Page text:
But if ds refuses, and you end up with "ok, if you don't get out, there will be no books" that's a "logical consequence" (aka punishment). If you are trying to MAKE ds make a choice that he doesn't want to make, by making him choose between one thing he doesn't want to do, and another thing he doesn't want to do (end the bath vs. no books), I don't see how that can be worked out to NOT be coersion.
If ds refuses to get out of the bath early, and you are running out of time to read books before bed, one non coercive solution might be to have ds choose one short book, you read that, then perhaps you can cuddle and talk to him or sing a song or whatever.

Like I said, I'm not non-coercive. So I'm not saying that what you are doing is bad. I'm just commenting on what I'd call it. kwim? Though if you think it feels punishing, then I think THAT'S what you should focus on. I think there are times that I "coerce" ds that doesn't feel like it is punishing to him (that's my best guess anyways). But I try very very hard to stay away from anything that feels punishing.
After a certain amount of time in the bath, I do end up *insisting* that ds get out.
But I don't use "logical consequences" (actually, a friend of mine pointed out that they are better called "related consequences" because calling them logical kinda makes it sound like it's the MOST logical action to take, when there are indeed other solutions that make just as much sense (finding agreeable solutions, alternatives, and determining the reasons, etc) )

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#14 of 21 Old 03-16-2007, 03:08 AM
 
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Also, like with many things in life much depends on the "presentation"

In case with the situation at the park it could be:

You "Would you like to see Daddy?" DS: "Yes" You "Me too! Race you to the car!"

Coersion? No - mutually agreeable solution


Bath

You "Hey, look at the time! And we have not even started reading our book yet. Would you like to snuggle up and read the book now?" DS "Yes!" You "Me too! Let's go, hold my hand I'll help you get into your robe(towel, whathaveyou)

Grandma

You "Would you like to go to Grandma tonight?" DS "Yes!" You "Great! Let me help you pick up the toys and we'll be on our way!"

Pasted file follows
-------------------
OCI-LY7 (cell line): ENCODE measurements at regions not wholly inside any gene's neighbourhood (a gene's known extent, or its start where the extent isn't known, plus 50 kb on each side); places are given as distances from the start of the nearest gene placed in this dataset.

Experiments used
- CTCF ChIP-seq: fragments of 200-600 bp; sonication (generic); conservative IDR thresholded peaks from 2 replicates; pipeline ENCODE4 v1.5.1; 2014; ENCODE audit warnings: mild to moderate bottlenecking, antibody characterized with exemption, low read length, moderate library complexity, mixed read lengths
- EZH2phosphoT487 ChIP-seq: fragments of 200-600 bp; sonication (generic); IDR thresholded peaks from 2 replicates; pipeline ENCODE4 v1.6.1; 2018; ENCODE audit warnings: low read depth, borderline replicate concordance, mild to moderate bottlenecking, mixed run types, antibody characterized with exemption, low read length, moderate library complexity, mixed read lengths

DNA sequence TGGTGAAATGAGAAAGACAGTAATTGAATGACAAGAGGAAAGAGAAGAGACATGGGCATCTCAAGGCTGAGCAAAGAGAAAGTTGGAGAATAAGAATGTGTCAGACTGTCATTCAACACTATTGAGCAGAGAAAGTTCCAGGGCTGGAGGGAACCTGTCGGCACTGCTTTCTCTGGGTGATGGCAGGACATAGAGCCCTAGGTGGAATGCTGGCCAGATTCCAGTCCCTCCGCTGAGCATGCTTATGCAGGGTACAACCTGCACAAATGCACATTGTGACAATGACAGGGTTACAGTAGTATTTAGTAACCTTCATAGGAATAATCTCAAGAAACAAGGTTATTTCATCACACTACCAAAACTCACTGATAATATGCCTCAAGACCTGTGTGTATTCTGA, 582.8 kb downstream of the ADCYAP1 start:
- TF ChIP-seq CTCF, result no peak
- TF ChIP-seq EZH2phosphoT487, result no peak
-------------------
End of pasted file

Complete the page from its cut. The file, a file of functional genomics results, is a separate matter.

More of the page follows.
And so on It's not about "making him do as you say" It's about "living life together", being on the same team if you will.
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#15 of 21 Old 03-16-2007, 07:19 PM - Thread Starter
 
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see below - double post
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#16 of 21 Old 03-16-2007, 07:21 PM - Thread Starter
 
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Also, like with many things in life much depends on the "presentation"

In case with the situation at the park it could be:

You "Would you like to see Daddy?" DS: "Yes" You "Me too! Race you to the car!"

Coersion? No - mutually agreeable solution


Bath

You "Hey, look at the time! And we have not even started reading our book yet. Would you like to snuggle up and read the book now?" DS "Yes!" You "Me too! Let's go, hold my hand I'll help you get into your robe(towel, whathaveyou)

Grandma

You "Would you like to go to Grandma tonight?" DS "Yes!" You "Great! Let me help you pick up the toys and we'll be on our way!"

And so on It's not about "making him do as you say" It's about "living life together", being on the same team if you will.
LOVE IT, LOVE IT, LOVE IT!!!! BUT what if his answer is NO! when i think most likely he really doesn't mean that. i mean, sometimes, i think he says no for the heck of it, and in fact, "nope" is his new favorite word. so, knowing that he really DOES want to go to grandma's house, but hearing him say "no" to asking if he does, then how would one proceed with the toy pickup? or knowing he wants to read stories before bed but also doesn't want to get out of the tub and so on...
you mamas are GREAT! thanks for all your help thus far!
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#17 of 21 Old 03-16-2007, 07:39 PM
 
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BUT what if his answer is NO!
There are many no's, way more than "yeses", aren't there